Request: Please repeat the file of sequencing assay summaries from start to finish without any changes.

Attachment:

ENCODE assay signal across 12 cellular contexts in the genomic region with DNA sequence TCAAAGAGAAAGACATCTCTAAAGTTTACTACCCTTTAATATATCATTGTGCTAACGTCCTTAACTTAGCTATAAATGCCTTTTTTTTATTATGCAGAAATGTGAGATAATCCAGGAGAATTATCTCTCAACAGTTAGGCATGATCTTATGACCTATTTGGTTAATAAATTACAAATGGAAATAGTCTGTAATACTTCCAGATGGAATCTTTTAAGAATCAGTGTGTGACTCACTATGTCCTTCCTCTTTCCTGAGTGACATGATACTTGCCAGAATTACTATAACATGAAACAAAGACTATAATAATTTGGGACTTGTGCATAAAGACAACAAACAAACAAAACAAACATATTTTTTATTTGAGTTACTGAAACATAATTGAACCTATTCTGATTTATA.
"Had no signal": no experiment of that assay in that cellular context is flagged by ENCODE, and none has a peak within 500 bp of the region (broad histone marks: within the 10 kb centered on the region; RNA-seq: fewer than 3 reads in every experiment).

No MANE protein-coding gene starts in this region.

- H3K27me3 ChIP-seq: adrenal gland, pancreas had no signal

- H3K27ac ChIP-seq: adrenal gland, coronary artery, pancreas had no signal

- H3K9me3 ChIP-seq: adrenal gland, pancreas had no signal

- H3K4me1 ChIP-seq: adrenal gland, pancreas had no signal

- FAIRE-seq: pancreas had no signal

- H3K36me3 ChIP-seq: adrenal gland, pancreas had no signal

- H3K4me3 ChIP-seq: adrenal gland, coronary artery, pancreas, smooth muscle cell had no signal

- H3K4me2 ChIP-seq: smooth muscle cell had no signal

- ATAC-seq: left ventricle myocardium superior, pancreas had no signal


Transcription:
ENCODE assay signal across 12 cellular contexts in the genomic region with DNA sequence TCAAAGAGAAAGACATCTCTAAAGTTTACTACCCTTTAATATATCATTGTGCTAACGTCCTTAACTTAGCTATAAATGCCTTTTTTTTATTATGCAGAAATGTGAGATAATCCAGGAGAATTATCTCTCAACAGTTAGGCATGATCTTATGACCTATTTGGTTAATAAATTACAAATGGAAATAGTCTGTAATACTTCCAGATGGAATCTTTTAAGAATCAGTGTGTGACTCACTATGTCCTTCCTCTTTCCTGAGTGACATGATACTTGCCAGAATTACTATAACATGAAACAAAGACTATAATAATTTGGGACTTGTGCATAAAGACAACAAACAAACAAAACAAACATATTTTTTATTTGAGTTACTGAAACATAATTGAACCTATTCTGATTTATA.
"Had no signal": no experiment of that assay in that cellular context is flagged by ENCODE, and none has a peak within 500 bp of the region (broad histone marks: within the 10 kb centered on the region; RNA-seq: fewer than 3 reads in every experiment).

No MANE protein-coding gene starts in this region.

- H3K27me3 ChIP-seq: adrenal gland, pancreas had no signal

- H3K27ac ChIP-seq: adrenal gland, coronary artery, pancreas had no signal

- H3K9me3 ChIP-seq: adrenal gland, pancreas had no signal

- H3K4me1 ChIP-seq: adrenal gland, pancreas had no signal

- FAIRE-seq: pancreas had no signal

- H3K36me3 ChIP-seq: adrenal gland, pancreas had no signal

- H3K4me3 ChIP-seq: adrenal gland, coronary artery, pancreas, smooth muscle cell had no signal

- H3K4me2 ChIP-seq: smooth muscle cell had no signal

- ATAC-seq: left ventricle myocardium superior, pancreas had no signal